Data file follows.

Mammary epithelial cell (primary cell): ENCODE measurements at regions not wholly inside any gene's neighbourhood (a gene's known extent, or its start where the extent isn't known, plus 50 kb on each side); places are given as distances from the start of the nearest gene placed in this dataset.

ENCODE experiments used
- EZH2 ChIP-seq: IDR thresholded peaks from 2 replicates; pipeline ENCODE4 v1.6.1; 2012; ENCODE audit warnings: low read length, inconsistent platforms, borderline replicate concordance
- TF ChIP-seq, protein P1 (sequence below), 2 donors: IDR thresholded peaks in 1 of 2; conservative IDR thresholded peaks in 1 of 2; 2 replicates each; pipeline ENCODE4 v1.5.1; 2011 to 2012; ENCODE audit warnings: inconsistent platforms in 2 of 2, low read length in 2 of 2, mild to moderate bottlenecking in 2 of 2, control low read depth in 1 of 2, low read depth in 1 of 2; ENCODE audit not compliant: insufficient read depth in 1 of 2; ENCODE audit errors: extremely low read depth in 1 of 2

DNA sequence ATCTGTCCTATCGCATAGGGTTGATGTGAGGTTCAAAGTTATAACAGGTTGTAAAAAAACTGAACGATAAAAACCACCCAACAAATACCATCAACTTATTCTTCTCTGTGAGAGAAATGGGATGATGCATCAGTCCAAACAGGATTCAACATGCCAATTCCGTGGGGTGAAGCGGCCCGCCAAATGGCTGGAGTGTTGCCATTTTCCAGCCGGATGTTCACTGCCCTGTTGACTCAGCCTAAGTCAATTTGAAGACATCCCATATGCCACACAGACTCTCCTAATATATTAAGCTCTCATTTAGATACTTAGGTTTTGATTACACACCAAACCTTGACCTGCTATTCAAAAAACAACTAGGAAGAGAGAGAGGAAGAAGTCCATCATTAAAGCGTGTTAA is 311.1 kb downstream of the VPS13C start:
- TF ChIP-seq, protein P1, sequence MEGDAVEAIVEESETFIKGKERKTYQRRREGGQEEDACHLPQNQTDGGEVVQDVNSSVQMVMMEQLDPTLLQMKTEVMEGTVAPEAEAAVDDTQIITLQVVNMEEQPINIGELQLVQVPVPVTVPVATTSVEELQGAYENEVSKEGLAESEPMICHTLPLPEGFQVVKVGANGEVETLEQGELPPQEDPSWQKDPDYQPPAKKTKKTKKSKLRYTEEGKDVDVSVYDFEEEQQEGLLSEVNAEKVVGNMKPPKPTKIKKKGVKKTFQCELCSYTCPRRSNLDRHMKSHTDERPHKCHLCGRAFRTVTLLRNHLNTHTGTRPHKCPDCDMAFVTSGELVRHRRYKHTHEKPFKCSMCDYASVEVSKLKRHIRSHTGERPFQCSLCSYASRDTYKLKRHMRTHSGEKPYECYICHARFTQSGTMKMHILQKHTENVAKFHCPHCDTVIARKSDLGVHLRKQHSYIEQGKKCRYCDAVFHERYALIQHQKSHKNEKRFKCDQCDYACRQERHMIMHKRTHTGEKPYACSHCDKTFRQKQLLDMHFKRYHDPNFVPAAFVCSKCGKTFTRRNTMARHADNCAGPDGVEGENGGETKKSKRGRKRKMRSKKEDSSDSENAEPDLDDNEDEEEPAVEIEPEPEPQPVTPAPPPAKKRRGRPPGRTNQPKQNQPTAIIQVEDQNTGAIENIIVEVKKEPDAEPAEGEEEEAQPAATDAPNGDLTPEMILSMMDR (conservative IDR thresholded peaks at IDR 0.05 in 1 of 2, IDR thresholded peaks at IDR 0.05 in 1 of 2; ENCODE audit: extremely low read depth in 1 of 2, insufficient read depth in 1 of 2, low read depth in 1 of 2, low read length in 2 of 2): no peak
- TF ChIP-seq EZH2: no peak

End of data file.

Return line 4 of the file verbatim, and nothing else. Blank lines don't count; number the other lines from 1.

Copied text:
- TF ChIP-seq, protein P1 (sequence below), 2 donors: IDR thresholded peaks in 1 of 2; conservative IDR thresholded peaks in 1 of 2; 2 replicates each; pipeline ENCODE4 v1.5.1; 2011 to 2012; ENCODE audit warnings: inconsistent platforms in 2 of 2, low read length in 2 of 2, mild to moderate bottlenecking in 2 of 2, control low read depth in 1 of 2, low read depth in 1 of 2; ENCODE audit not compliant: insufficient read depth in 1 of 2; ENCODE audit errors: extremely low read depth in 1 of 2